BOSTON = Two pharmaceutical companies have agreed to pay more than $200,000 to the state’s Medicaid program (MassHealth) to settle allegations that they made misleading representations to physicians and other health care providers about the effectiveness of a lung cancer drug, Attorney General Maura Healey announced on June 10.
The payment is part of a national settlement in which the companies will pay more than $67 million to resolve allegations that these false claims caused state and federal reimbursement for use that was not approved by the U.S. Food and Drug Administration (FDA).
“Our office takes seriously its responsibility to safeguard the limited taxpayer dollars available for the medical treatment of residents in need,” said Healey, in a press release. “We expect health care corporations to put the health of patients first rather than engage in improper sales or marketing practices for their own profit.”
The companies are Genentech, a Delaware corporation with its principal place of business in California, and OSI Pharmaceuticals, Inc., which was a Delaware corporation with its principal place of business in New York. In June 2010, OSI was acquired by Astellas US Holding, Inc., and, in March 2011, was converted to a Delaware limited liability company, OSI Pharmaceuticals, LLC.
The companies manufactured, distributed, marketed and promoted Tarceva, which treats non-small cell lung cancer (NSCLC) by targeting epidermal growth factor receptors (EGFRs) in cancerous cells.
The national settlement resolves allegations that from 2006 through 2011, Genentech and OSI promoted Tarceva for unapproved uses by making false and misleading representations to physicians and other health care providers that it was effective to treat NSCLC in patients who were current or former smokers. There is little evidence to support Tarceva’s effectiveness in this patient population unless the patient presents with a specific gene mutation. The agreement also resolves allegations that the companies paid kickbacks to health care professionals as inducement to prescribe Tarceva.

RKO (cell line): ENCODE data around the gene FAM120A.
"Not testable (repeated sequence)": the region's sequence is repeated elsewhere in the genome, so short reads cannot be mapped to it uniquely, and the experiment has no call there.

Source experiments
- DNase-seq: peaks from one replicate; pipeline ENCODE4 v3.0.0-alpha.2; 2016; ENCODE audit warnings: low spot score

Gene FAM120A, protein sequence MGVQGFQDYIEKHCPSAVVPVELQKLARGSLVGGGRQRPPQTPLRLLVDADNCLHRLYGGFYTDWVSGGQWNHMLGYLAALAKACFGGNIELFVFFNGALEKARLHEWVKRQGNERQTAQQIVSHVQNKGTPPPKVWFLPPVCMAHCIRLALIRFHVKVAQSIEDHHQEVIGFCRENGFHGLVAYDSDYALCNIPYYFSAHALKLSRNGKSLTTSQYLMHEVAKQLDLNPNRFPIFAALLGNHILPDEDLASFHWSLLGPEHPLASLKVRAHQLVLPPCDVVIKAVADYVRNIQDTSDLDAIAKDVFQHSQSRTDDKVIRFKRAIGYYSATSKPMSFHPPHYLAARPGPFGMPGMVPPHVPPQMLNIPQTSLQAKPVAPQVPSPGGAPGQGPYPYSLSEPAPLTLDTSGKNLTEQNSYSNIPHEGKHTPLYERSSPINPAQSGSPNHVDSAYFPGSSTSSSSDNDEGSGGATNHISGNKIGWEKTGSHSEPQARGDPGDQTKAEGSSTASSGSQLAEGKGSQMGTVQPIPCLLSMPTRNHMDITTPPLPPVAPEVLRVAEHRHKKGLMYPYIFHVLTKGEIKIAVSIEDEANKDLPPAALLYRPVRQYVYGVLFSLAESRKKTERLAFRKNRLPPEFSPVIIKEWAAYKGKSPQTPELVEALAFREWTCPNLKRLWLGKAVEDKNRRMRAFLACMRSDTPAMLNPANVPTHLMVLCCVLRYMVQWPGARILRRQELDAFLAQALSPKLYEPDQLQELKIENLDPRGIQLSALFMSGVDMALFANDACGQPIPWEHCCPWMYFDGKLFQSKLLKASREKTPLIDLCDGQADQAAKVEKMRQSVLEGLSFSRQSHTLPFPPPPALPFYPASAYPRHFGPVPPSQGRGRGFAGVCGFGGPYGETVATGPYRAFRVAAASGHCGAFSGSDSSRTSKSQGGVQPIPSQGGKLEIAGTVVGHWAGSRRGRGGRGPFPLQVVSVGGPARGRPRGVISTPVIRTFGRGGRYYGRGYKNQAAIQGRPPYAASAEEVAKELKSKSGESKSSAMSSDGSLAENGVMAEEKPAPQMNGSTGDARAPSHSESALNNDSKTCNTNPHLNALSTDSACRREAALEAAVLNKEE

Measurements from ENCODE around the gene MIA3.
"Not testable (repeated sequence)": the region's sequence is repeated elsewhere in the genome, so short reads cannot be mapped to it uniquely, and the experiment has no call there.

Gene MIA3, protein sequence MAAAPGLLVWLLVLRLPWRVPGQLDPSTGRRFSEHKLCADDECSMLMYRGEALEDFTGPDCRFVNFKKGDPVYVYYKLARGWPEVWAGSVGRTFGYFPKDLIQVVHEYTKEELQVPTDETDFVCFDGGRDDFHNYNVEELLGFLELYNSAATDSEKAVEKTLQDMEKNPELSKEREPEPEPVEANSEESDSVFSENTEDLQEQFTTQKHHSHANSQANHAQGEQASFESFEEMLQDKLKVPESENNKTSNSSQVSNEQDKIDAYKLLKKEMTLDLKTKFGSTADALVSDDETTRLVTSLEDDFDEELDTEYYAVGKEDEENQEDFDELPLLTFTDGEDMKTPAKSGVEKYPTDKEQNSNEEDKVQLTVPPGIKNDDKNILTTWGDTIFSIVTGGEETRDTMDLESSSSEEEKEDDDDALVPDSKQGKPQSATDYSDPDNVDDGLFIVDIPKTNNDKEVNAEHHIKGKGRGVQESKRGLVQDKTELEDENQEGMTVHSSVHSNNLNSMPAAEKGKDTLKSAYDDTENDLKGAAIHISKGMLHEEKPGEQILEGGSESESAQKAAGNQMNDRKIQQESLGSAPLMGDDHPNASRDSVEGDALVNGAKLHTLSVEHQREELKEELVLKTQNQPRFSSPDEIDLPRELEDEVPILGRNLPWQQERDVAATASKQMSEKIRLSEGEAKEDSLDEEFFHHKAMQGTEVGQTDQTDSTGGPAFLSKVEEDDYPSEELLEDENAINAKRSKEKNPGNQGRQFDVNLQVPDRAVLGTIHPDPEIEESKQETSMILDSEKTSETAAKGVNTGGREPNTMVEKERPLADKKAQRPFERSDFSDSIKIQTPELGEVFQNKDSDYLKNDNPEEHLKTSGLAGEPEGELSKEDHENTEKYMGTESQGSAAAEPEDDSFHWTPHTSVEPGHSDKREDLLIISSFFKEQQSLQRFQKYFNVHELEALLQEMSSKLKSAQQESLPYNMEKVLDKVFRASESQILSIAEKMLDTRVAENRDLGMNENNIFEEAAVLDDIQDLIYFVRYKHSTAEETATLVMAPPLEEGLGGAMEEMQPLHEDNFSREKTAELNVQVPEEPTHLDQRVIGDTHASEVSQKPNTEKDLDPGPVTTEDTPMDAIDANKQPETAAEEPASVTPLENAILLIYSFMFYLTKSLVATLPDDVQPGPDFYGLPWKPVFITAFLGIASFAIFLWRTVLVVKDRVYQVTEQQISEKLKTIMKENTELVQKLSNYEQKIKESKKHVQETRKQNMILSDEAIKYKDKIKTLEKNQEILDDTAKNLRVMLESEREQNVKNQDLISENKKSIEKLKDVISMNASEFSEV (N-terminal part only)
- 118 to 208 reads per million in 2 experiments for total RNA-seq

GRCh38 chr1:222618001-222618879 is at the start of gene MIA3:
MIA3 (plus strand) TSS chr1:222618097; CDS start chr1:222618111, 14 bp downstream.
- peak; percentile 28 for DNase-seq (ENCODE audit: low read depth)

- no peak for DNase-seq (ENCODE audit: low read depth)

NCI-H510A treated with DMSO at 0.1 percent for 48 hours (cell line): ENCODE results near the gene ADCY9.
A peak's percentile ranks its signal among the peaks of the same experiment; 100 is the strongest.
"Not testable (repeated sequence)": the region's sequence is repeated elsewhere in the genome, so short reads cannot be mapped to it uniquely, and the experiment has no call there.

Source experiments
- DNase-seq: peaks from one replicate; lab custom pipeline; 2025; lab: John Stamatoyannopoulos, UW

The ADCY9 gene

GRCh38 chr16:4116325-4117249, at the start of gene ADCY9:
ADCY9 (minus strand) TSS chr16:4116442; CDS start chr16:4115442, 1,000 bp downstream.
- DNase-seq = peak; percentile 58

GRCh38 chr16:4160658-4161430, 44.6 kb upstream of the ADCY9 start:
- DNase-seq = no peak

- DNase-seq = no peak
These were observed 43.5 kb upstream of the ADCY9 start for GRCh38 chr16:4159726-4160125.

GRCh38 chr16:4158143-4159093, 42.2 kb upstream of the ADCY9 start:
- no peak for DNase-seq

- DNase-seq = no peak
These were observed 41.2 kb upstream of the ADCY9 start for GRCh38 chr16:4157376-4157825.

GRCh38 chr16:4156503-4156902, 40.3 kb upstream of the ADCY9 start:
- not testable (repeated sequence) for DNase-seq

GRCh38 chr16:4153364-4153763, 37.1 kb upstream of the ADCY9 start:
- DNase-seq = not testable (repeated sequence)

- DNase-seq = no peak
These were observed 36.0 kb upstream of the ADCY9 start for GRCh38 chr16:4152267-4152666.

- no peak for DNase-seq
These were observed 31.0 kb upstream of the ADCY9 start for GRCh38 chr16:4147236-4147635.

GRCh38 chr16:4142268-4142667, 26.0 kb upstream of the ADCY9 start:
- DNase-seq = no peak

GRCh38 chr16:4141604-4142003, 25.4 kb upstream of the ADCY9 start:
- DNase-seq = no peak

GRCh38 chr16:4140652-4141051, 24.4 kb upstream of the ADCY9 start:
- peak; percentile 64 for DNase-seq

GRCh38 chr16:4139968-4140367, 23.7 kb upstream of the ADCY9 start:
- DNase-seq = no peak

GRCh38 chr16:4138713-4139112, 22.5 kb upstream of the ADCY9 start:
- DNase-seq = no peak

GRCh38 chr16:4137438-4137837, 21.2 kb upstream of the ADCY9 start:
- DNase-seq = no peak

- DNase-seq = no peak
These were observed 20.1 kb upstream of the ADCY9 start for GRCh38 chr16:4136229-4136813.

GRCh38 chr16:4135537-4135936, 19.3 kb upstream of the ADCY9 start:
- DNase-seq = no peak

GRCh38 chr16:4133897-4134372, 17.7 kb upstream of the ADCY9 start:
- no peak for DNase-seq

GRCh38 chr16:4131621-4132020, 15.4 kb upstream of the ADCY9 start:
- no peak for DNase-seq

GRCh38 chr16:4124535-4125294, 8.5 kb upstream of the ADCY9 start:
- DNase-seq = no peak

Off-label prescribing of drugs by physicians is a common practice and is not unlawful, but the U.S. Food, Drug and Cosmetic Act prohibits pharmaceutical manufacturers from promoting off-label uses of their products.
Under the terms of the settlement, Genentech and OSI have agreed to pay more than $67 million to the United States and the states involved. The total Medicaid portion of the settlement (state and federal shares) is $8.71 million, of which MassHealth will recover $215,625.90. MassHealth is jointly funded by the Commonwealth and the federal government and pays for health care products and services for eligible low-income individuals, including people with disabilities, children and elder citizens.
The investigation into Genentech and OSI resulted from a whistleblower action filed in the United States District Court for the Northern District of California under the federal False Claims Act and various state false claims statutes. The settlement is the result of investigation, litigation, and settlement negotiations undertaken by the U.S. Department of Justice, the U.S. Attorney’s Office for the Northern District of California, and a team of attorneys and data analysts from the offices of a number of state Attorneys General.
Assistant Attorney General Evelyn Tang of AG Healey’s Medicaid Fraud Division served on the national team representing the states. Other members of the state team included Assistant Attorneys General and data analysts from California, New York and Texas.